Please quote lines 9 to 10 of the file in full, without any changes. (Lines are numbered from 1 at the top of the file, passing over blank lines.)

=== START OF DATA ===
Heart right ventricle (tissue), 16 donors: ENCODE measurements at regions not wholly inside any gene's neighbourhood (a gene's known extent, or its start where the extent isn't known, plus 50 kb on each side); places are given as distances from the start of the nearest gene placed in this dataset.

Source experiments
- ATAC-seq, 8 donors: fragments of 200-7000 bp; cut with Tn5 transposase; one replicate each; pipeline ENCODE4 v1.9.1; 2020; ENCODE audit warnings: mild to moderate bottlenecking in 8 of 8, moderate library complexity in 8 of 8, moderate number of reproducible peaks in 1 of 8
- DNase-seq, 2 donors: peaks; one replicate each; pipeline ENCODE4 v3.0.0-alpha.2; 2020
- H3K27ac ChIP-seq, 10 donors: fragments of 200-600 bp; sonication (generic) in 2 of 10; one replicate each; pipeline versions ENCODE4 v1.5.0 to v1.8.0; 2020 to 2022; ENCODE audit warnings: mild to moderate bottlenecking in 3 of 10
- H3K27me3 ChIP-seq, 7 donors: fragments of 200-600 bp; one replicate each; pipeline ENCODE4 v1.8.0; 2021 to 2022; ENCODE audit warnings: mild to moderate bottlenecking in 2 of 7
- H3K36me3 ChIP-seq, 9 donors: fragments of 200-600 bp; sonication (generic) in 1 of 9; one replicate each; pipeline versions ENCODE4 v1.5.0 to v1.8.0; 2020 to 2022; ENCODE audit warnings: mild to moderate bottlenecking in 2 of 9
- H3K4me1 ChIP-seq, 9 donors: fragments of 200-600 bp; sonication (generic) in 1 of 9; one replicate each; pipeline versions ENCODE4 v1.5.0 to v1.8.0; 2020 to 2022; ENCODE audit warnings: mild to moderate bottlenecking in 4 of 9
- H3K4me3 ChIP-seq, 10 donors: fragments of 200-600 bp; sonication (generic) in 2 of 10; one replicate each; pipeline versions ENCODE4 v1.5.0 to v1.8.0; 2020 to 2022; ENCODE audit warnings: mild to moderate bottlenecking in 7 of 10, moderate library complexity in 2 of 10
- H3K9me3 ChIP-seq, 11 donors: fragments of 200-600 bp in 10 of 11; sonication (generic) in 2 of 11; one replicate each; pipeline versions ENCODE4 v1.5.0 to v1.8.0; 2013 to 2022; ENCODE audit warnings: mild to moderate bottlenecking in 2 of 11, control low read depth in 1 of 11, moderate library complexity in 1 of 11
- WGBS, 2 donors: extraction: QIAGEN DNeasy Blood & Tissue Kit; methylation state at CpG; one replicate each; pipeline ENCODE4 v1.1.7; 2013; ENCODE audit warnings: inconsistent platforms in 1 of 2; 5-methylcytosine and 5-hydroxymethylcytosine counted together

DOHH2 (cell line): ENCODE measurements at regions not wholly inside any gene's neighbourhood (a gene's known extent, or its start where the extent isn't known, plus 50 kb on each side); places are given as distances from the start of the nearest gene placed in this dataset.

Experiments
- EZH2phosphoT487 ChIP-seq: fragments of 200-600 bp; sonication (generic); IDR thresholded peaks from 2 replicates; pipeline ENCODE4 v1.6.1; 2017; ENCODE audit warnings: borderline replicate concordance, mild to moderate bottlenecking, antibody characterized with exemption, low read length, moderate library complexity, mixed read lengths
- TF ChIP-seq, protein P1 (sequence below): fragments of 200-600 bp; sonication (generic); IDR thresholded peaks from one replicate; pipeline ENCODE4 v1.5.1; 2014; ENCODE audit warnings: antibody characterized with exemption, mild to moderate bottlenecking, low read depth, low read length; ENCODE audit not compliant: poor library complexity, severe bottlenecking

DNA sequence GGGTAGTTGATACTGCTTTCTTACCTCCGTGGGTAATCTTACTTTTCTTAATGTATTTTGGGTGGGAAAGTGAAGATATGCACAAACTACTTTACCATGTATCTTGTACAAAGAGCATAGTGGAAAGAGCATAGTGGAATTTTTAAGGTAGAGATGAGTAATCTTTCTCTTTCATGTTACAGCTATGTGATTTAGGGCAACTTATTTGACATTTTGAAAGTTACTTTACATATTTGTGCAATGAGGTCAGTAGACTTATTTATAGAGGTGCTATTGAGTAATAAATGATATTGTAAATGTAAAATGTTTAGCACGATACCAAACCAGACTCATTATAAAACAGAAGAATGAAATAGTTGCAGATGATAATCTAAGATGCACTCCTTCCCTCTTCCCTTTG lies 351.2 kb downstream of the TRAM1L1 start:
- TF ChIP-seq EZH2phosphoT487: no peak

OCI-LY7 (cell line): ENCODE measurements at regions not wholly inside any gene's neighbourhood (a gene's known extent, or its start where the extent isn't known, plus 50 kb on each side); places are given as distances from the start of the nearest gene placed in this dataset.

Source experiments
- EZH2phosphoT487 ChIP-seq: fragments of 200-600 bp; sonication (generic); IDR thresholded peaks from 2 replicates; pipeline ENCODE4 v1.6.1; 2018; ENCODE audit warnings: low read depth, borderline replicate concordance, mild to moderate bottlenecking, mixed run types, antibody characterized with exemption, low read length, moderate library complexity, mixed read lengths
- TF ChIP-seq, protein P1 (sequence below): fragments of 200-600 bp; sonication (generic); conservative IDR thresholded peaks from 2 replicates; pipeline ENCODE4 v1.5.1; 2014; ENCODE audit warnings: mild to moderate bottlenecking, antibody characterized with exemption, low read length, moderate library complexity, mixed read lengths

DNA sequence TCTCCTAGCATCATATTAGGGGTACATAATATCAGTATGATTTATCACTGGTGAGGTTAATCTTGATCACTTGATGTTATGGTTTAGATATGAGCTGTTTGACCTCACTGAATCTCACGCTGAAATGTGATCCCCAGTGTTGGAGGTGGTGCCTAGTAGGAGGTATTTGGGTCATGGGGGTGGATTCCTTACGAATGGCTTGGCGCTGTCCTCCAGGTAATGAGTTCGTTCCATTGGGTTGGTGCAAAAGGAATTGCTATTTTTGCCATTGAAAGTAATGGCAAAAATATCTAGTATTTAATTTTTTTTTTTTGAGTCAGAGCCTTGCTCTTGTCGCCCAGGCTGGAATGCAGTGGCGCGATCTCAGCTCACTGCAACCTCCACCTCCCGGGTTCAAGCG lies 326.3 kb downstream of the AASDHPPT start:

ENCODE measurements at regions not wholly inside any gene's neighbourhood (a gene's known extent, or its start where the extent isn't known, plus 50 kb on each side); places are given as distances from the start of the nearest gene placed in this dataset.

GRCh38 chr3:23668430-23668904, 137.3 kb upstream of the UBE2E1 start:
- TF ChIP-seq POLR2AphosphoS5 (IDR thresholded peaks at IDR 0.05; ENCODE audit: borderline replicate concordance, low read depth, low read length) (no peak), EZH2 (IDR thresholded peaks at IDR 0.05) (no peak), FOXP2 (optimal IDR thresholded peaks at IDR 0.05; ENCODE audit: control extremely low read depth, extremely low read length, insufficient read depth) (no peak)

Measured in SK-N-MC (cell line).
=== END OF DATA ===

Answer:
- H3K4me3 ChIP-seq, 10 donors: fragments of 200-600 bp; sonication (generic) in 2 of 10; one replicate each; pipeline versions ENCODE4 v1.5.0 to v1.8.0; 2020 to 2022; ENCODE audit warnings: mild to moderate bottlenecking in 7 of 10, moderate library complexity in 2 of 10
- H3K9me3 ChIP-seq, 11 donors: fragments of 200-600 bp in 10 of 11; sonication (generic) in 2 of 11; one replicate each; pipeline versions ENCODE4 v1.5.0 to v1.8.0; 2013 to 2022; ENCODE audit warnings: mild to moderate bottlenecking in 2 of 11, control low read depth in 1 of 11, moderate library complexity in 1 of 11